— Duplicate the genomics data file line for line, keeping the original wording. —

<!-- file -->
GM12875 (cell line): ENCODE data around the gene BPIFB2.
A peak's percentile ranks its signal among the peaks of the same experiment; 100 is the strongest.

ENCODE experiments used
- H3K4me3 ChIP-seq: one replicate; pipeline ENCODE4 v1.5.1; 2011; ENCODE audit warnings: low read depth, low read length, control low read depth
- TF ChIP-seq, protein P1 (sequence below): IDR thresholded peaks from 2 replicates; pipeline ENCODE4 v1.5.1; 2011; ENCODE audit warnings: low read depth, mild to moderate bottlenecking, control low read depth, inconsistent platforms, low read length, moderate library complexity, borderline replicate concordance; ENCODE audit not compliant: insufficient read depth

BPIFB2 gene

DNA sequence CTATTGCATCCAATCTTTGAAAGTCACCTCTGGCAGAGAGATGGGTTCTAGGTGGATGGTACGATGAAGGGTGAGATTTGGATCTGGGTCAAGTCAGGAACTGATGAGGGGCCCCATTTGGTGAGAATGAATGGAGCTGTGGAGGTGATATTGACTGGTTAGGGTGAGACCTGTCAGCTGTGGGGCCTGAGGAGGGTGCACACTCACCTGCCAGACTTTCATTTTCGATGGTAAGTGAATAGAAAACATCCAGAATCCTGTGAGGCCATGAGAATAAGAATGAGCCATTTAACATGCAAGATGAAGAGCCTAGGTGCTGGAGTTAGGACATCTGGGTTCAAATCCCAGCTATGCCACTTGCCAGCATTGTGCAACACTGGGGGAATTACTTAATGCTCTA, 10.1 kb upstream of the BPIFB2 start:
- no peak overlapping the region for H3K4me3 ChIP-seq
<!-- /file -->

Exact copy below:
GM12875 (cell line): ENCODE data around the gene BPIFB2.
A peak's percentile ranks its signal among the peaks of the same experiment; 100 is the strongest.

ENCODE experiments used
- H3K4me3 ChIP-seq: one replicate; pipeline ENCODE4 v1.5.1; 2011; ENCODE audit warnings: low read depth, low read length, control low read depth
- TF ChIP-seq, protein P1 (sequence below): IDR thresholded peaks from 2 replicates; pipeline ENCODE4 v1.5.1; 2011; ENCODE audit warnings: low read depth, mild to moderate bottlenecking, control low read depth, inconsistent platforms, low read length, moderate library complexity, borderline replicate concordance; ENCODE audit not compliant: insufficient read depth

BPIFB2 gene

DNA sequence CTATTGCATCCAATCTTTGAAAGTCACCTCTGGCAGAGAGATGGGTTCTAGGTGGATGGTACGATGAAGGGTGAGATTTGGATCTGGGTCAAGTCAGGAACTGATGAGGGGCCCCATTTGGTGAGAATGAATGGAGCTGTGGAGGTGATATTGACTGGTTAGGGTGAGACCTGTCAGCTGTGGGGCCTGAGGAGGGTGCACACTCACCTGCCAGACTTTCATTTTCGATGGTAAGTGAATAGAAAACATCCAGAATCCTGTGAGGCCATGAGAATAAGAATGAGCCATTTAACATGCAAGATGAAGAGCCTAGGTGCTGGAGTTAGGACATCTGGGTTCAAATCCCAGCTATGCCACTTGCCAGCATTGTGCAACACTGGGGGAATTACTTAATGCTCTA, 10.1 kb upstream of the BPIFB2 start:
- no peak overlapping the region for H3K4me3 ChIP-seq